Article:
TOWNSHEND >> Robert Thibault, the 2015 Vermont Secondary Principal of the Year, has accepted the principal position at Leland & Gray Union Middle and High School for the 2016-2017 school year.

Thibault received the recognition from National Association of Secondary School Principals.

"Bob was the clear choice," stated Dr. Steven John, Superintendent. "His rapport with each group was obvious. Bob has a natural way about him that allows him to connect to various groups of people. He is a wonderful communicator. His accomplishments in his leadership career stood out for us. Obviously being named the Principal of the Year was an indication of the respect Bob has earned from his colleagues around the state. We are excited for him to collaborate with his colleagues at Leland & Gray and bring his energy and talent to the Windham Central Supervisory Union team."

The interview process involved several constituency groups including the school board, teachers, community members, fellow administrators, colleague staff and students.

"I have children that attend the school there, I know the staff because I taught there for 10 years and the job has always been intriguing," said Thibault, who lives in Dummerston. "It's challenging to take the job where you've taught at before, but now I've become more experienced and thought about what's the next step."


Thibault grew-up in Mansfield, Mass., and then went on to study at the University of Vermont, where he completed his undergrad career in 1993. Soon after graduating, he had a short term teaching position in the northern part of state,then taught social studied from 1996 to 2006 at Leland & Grey Middle School and High School. Then he went on to become principal at Mohawk Regional Trail High School in Shelburne Falls, Mass., for three years and then at Springfield High School from 2009 to the spring of 2016.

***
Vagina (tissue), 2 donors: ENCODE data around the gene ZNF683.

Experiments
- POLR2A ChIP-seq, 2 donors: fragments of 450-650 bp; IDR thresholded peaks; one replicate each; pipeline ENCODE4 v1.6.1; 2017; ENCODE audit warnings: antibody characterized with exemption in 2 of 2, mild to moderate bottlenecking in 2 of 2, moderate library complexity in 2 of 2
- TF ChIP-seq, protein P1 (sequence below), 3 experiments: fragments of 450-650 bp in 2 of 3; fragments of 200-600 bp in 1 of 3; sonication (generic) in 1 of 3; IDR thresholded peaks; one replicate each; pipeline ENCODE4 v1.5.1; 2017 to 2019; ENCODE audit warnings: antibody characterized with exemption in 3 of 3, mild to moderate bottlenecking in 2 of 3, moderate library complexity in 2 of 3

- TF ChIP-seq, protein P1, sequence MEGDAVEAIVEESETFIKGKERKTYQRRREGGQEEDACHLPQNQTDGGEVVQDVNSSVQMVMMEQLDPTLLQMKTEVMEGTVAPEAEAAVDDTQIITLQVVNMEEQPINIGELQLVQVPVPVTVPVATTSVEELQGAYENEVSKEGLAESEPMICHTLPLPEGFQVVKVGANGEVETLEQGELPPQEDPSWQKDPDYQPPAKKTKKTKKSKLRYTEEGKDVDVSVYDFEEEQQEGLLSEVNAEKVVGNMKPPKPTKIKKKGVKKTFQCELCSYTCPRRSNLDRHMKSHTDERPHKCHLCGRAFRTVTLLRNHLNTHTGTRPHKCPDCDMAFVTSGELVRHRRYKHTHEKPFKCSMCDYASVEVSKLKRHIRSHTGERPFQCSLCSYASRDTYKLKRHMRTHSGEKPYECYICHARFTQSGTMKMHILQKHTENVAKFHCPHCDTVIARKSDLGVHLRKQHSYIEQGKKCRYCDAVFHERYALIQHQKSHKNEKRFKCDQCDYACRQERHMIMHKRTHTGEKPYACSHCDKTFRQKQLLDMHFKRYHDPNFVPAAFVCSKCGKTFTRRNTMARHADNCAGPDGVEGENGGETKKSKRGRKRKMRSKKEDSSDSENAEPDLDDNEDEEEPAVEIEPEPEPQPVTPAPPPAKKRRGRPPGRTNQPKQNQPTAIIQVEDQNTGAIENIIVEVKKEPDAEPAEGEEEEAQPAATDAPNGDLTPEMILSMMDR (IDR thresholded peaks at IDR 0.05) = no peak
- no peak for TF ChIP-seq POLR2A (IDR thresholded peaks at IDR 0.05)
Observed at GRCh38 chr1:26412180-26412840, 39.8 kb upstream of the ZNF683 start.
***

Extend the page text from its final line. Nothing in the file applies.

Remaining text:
"I've kept my eye on it (principal position at L&G), but never had interest for other places, I am very happy and comfortable at Springifeld, but I received a couple emails asking if id apply," said Thibault.

After talking it over with his three children — Caleb who will be entering his senior year at L&G, Sam who will be entering his sophomore year at L&G and Hope who will be entering seventh grade at L&G — and receiving their input on accepting the position, he said they were intrigued yet nervous about their dad becoming principal at their school. Thibault said he had a difficult time coming to a decision as he has formed a relationship with the staff and students at Springfield High.

"I've been here seven years; we brought the school from a lot of dysfunction, low-performing school and turned it around in right direction through collective effort. I'm excited to see where they go from here, and I'll miss the staff, district and kids," said Thibault.

The NASSP National Principal of the Year program recognizes outstanding middle level and high school principals who have succeeded in providing high-quality learning opportunities for students as well as demonstrating exemplary contributions to the profession.

"We are very excited to welcome back this talented member of the Leland & Gray family," said Joe Winrich, chairman of the Leland & Gray School Board. "Replacing a principal can be scary. However, with Bob's background here and his accomplishments at Springfield combine to make him an excellent choice to lead Leland & Gray as we continue to strive to be the best school we can be."

While Thibault also aknowledges his excitement for the new position and shorter commute from his home in Dummerston, he also notes some of the challenges the school is facing, particularly ACT 46.

"I think the challenges they face are the declining enrollment and then with ACT 46 breathing down their neck. The board needs to figure out what ACT 46 will mean for the high school and district," said Thibault.

He noted that he has noticed there is a lot of fear that a small high school could close because of ACT 46. Thibault said as principal he will aim to maintain the school's uniqueness, particularly among its staff and students.

"It's a neat little school and it is important to me to make sure it doesn't close and remains vibrant and an existing school," said Thibault.

From here on out, Thibault says he has no agenda of plans to change the school at this point as he feels it is important to get settled in with the culture of the school once again and assess its needs. He says this involves rebuilding relationships with teachers that were there when he taught there as well as with the new teachers and students.

"The economics are probably a little better off than what we have in springfield, but I need to learn more, dig into more depth. You can't build a plan until you know what your destination is," said Thibault.

He also plans to work with the outgoing principal to expand his knowledge on the school. Then he will work with the incoming Springfield principal who will help transition into this position.

"I'm just very excited to start and work with a new super intendant and get to work," said Thibault.

Maddi Shaw can be reached at 802-254-2311 ext 275